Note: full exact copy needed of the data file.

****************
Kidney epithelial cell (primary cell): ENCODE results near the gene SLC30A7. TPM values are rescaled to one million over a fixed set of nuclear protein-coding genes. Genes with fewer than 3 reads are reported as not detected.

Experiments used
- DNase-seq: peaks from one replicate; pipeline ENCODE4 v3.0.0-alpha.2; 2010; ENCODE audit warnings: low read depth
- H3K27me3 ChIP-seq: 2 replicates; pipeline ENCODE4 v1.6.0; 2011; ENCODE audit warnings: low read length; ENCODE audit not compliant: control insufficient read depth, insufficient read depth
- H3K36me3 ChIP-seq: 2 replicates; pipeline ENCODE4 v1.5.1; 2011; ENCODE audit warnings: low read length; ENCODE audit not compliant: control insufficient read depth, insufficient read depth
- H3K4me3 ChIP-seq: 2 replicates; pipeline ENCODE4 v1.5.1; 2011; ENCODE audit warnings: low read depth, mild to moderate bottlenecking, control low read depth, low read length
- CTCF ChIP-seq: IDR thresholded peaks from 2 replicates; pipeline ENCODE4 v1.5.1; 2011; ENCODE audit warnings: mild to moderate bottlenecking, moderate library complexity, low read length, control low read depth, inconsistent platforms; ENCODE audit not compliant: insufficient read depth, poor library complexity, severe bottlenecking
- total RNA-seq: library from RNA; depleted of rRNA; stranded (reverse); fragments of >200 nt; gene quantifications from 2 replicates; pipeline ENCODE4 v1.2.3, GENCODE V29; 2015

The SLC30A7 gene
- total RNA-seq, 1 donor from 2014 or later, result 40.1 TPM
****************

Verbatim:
Kidney epithelial cell (primary cell): ENCODE results near the gene SLC30A7. TPM values are rescaled to one million over a fixed set of nuclear protein-coding genes. Genes with fewer than 3 reads are reported as not detected.

Experiments used
- DNase-seq: peaks from one replicate; pipeline ENCODE4 v3.0.0-alpha.2; 2010; ENCODE audit warnings: low read depth
- H3K27me3 ChIP-seq: 2 replicates; pipeline ENCODE4 v1.6.0; 2011; ENCODE audit warnings: low read length; ENCODE audit not compliant: control insufficient read depth, insufficient read depth
- H3K36me3 ChIP-seq: 2 replicates; pipeline ENCODE4 v1.5.1; 2011; ENCODE audit warnings: low read length; ENCODE audit not compliant: control insufficient read depth, insufficient read depth
- H3K4me3 ChIP-seq: 2 replicates; pipeline ENCODE4 v1.5.1; 2011; ENCODE audit warnings: low read depth, mild to moderate bottlenecking, control low read depth, low read length
- CTCF ChIP-seq: IDR thresholded peaks from 2 replicates; pipeline ENCODE4 v1.5.1; 2011; ENCODE audit warnings: mild to moderate bottlenecking, moderate library complexity, low read length, control low read depth, inconsistent platforms; ENCODE audit not compliant: insufficient read depth, poor library complexity, severe bottlenecking
- total RNA-seq: library from RNA; depleted of rRNA; stranded (reverse); fragments of >200 nt; gene quantifications from 2 replicates; pipeline ENCODE4 v1.2.3, GENCODE V29; 2015

The SLC30A7 gene
- total RNA-seq, 1 donor from 2014 or later, result 40.1 TPM